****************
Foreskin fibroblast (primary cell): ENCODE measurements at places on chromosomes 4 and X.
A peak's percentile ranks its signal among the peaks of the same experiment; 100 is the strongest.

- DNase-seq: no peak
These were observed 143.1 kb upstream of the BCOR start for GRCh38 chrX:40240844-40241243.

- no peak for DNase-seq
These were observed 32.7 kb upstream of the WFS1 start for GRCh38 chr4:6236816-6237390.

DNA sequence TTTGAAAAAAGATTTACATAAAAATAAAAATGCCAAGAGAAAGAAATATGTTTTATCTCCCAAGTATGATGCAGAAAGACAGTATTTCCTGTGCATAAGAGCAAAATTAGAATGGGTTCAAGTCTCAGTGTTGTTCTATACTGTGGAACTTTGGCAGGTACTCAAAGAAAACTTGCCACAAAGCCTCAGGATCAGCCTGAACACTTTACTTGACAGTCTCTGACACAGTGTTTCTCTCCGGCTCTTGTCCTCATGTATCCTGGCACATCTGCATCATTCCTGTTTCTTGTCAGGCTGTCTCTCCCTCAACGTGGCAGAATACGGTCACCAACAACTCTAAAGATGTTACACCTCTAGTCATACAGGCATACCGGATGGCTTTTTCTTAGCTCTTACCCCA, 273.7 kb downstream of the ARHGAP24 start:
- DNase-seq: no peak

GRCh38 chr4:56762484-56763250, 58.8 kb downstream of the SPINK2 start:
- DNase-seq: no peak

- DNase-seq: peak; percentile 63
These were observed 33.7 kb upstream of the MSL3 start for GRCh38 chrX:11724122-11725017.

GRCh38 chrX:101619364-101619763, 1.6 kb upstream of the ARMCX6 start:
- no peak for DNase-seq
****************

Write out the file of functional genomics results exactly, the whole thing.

Foreskin fibroblast (primary cell): ENCODE measurements at places on chromosomes 4 and X.
A peak's percentile ranks its signal among the peaks of the same experiment; 100 is the strongest.

- DNase-seq: no peak
These were observed 143.1 kb upstream of the BCOR start for GRCh38 chrX:40240844-40241243.

- no peak for DNase-seq
These were observed 32.7 kb upstream of the WFS1 start for GRCh38 chr4:6236816-6237390.

DNA sequence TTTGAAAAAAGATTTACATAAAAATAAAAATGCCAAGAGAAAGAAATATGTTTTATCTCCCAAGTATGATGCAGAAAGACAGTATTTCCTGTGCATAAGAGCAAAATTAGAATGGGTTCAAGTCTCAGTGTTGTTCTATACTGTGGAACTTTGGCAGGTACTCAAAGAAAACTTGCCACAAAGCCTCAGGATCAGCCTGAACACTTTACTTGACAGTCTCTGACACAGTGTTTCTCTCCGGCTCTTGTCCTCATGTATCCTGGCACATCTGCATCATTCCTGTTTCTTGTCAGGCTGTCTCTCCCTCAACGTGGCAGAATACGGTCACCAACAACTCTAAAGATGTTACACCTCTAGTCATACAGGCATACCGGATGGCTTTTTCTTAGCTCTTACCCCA, 273.7 kb downstream of the ARHGAP24 start:
- DNase-seq: no peak

GRCh38 chr4:56762484-56763250, 58.8 kb downstream of the SPINK2 start:
- DNase-seq: no peak

- DNase-seq: peak; percentile 63
These were observed 33.7 kb upstream of the MSL3 start for GRCh38 chrX:11724122-11725017.

GRCh38 chrX:101619364-101619763, 1.6 kb upstream of the ARMCX6 start:
- no peak for DNase-seq